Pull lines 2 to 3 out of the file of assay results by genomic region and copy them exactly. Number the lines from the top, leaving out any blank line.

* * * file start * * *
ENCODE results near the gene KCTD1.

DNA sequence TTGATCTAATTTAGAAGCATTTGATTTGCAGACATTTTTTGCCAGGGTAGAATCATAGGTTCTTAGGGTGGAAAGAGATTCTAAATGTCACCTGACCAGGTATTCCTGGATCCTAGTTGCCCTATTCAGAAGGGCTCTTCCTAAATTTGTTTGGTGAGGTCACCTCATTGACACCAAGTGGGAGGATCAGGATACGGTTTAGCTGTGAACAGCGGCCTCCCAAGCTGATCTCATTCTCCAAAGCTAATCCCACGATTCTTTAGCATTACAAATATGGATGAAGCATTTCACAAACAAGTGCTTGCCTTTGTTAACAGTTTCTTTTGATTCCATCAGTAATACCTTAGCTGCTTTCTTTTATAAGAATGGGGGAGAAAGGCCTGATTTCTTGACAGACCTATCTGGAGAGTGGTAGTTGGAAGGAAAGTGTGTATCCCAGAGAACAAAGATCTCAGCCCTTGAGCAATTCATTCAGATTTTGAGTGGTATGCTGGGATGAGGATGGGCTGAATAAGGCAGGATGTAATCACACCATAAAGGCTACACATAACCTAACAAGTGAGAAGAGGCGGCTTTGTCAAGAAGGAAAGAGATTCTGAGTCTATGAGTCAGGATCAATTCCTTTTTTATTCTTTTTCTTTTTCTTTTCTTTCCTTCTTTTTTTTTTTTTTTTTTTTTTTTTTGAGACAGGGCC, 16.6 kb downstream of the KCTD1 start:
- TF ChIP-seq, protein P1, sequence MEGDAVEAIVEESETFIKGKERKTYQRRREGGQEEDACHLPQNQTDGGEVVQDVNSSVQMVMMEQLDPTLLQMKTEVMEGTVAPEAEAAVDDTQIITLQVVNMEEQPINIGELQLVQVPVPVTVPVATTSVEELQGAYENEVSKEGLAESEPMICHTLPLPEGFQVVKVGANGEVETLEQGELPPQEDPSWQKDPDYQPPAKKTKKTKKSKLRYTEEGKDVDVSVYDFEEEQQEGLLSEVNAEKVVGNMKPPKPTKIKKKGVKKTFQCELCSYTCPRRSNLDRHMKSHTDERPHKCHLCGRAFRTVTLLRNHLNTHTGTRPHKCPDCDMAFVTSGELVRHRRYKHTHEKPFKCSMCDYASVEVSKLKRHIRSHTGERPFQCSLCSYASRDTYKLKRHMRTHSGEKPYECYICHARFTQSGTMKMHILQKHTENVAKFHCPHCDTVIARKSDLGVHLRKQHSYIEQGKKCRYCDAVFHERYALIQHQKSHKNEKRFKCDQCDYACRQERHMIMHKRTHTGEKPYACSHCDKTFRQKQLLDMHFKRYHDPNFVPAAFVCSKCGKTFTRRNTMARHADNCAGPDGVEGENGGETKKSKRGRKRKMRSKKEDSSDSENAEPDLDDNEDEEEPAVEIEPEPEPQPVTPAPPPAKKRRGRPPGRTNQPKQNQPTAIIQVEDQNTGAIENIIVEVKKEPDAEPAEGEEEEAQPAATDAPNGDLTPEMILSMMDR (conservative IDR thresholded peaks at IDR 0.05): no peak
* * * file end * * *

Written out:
DNA sequence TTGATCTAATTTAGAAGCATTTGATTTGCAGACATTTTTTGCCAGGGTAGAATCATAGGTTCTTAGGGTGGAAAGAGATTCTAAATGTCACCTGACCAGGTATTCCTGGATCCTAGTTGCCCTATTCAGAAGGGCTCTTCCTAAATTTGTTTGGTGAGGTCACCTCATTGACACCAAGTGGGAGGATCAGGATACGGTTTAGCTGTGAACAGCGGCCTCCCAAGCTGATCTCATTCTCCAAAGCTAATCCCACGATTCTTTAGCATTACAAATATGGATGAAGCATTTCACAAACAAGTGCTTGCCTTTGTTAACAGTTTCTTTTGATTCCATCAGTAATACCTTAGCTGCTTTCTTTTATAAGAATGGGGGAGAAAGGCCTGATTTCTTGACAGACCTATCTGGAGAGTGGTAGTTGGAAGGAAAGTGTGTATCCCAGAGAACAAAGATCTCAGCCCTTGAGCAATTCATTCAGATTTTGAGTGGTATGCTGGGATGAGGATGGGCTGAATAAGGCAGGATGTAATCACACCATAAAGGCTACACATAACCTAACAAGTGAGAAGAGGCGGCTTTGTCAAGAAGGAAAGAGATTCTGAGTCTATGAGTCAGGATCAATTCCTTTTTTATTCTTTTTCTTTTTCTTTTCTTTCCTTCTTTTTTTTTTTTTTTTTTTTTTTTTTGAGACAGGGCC, 16.6 kb downstream of the KCTD1 start:
- TF ChIP-seq, protein P1, sequence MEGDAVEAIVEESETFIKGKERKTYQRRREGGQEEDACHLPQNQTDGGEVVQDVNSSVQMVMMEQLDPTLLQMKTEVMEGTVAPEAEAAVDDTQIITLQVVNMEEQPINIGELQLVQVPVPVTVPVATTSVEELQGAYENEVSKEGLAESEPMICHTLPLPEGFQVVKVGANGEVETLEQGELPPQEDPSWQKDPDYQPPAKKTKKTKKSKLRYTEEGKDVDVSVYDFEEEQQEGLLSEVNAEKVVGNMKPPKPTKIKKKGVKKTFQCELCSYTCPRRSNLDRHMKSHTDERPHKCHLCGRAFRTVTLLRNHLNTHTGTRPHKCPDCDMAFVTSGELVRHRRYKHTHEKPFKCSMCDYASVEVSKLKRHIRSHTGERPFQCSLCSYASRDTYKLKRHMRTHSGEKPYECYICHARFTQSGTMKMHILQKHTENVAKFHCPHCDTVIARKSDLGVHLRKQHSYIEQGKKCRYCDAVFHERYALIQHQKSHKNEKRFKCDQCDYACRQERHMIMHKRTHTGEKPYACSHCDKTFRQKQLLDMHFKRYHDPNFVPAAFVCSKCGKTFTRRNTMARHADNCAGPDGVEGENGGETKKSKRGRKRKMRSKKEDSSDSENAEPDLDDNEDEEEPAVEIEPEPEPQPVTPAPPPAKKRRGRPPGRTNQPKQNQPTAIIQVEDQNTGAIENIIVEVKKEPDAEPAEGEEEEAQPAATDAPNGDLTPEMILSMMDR (conservative IDR thresholded peaks at IDR 0.05): no peak